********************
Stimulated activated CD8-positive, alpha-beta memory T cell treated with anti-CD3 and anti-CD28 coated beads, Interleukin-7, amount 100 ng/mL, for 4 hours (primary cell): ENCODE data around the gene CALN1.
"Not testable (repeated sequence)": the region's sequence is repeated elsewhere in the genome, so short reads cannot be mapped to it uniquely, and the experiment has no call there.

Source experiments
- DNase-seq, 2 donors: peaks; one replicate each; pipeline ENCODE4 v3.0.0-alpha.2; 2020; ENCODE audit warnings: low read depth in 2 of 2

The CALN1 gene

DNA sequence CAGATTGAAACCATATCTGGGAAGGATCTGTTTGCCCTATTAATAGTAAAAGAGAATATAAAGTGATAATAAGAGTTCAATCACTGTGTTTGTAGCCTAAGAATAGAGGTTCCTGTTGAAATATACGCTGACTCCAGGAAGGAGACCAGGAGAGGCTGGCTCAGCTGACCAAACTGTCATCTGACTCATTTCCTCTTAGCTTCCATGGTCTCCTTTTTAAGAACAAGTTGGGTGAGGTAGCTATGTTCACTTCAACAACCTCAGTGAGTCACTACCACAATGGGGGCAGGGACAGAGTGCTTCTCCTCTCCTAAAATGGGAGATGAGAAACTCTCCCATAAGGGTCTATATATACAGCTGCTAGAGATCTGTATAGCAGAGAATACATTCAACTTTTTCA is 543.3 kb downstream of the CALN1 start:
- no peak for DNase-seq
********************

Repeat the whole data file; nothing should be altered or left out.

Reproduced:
Stimulated activated CD8-positive, alpha-beta memory T cell treated with anti-CD3 and anti-CD28 coated beads, Interleukin-7, amount 100 ng/mL, for 4 hours (primary cell): ENCODE data around the gene CALN1.
"Not testable (repeated sequence)": the region's sequence is repeated elsewhere in the genome, so short reads cannot be mapped to it uniquely, and the experiment has no call there.

Source experiments
- DNase-seq, 2 donors: peaks; one replicate each; pipeline ENCODE4 v3.0.0-alpha.2; 2020; ENCODE audit warnings: low read depth in 2 of 2

The CALN1 gene

DNA sequence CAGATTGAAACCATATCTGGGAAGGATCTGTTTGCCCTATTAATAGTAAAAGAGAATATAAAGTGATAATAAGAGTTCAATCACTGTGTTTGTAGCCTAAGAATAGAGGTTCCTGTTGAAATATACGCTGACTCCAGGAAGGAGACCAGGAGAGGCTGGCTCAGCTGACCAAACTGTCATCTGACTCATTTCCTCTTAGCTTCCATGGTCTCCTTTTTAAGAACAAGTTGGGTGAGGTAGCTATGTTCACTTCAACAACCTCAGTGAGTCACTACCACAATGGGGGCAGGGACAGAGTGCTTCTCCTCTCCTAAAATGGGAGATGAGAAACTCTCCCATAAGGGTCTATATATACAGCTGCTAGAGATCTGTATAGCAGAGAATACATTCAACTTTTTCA is 543.3 kb downstream of the CALN1 start:
- no peak for DNase-seq